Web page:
View Full Version : The inverse of a quaternion.

01-24-2004, 11:18 AM
Hello, all,

I am working on the QuakeIII md3 model loading code, everything works fine now except that the rotation interpolating part. This is done using crazy quaternions, and the problems is that the torso part rotates in the reverse direction of what it should do. I try to inverse the quaternion so that I can reverse the direction the torso rotates. Can anybody show me how to? Thanks.

01-24-2004, 12:51 PM

[This message has been edited by orbano (edited 01-24-2004).]

m i s s i l e
01-26-2004, 12:54 PM
The inverse of a quaternion q.

Lets assume q is normalized, i.e. |q| = 1.

Usually, normalized quaternions are associated,
with rotations in R. Rotations in R are
orthogonal matrices having determinant +-1.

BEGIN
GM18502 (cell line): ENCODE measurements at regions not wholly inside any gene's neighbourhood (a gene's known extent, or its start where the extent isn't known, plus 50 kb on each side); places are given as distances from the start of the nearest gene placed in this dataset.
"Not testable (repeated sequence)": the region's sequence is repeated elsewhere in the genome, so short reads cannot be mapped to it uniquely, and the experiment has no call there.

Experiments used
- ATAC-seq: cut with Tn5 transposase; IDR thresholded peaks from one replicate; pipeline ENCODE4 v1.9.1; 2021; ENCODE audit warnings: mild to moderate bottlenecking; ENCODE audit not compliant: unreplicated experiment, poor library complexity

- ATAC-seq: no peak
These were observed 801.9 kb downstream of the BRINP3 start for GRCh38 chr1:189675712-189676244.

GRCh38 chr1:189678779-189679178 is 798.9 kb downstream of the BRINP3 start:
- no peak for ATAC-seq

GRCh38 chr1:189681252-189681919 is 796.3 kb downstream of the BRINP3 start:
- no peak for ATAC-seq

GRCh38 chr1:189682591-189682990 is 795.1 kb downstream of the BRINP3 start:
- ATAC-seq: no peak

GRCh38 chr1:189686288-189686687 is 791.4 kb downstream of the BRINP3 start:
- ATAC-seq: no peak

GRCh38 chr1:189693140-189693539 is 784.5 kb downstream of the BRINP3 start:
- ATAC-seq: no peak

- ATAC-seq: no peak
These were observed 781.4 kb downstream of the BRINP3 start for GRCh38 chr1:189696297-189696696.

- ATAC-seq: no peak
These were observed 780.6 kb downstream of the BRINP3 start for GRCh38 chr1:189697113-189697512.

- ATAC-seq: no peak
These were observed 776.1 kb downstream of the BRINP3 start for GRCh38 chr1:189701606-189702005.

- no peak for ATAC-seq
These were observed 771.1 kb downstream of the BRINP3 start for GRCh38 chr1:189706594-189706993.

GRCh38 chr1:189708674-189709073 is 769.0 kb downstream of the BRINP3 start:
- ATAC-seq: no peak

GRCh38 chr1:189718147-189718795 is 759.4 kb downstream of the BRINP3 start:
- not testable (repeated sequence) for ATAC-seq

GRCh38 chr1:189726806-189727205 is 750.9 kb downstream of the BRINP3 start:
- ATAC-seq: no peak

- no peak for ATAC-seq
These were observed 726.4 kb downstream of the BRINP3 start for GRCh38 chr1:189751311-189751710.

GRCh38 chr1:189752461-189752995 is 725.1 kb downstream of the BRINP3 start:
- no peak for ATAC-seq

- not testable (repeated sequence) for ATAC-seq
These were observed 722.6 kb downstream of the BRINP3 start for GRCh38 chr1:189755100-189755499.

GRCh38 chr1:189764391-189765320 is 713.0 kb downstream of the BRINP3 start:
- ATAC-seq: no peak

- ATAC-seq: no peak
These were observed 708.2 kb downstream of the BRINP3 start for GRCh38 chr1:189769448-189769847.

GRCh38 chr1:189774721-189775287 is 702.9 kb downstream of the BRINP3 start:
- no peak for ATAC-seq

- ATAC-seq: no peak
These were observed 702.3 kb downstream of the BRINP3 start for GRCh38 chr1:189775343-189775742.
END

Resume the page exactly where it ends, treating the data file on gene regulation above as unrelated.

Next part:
The definition of an orthogonal matrix says
that the inverse equals its transpose.

So, one "solution" (for people having only a minor
knowledge of quaternions) is to convert the quat.
to a rotation in R, transpose that rotation
and convert it back to a quaternion. This will give
you the inverse quaternion.

But this is not necessary, its far more easier.
If the quat. q is normalized, then the inverse
quat. q^(-1) of q is given by :

q^(-1) = q^t

q^t is the so-called conjugate (which can be
viewed as of transposing the equivalent rotation
matrix). Conjugation (in a complexified space) is
done by inverting the signs of the imaginary
numbers. For example, the conjugate of a complex
numbers z = a + ib is z^t = a - ib. And this is the
same with quaternions:

Let q = a + ib + jc + kd be a quaternion, then

q^t = a - ib - jc - kd

is the conjugate quaternion of q.

So the inverse is easily be found.

A side: Being the inverse of an element implies
that, if you combine the inverse of an element
with the element itself then you will get the
identity element.

For a normalized quat this means:

q * q^t must equal 1!

m i s s i l e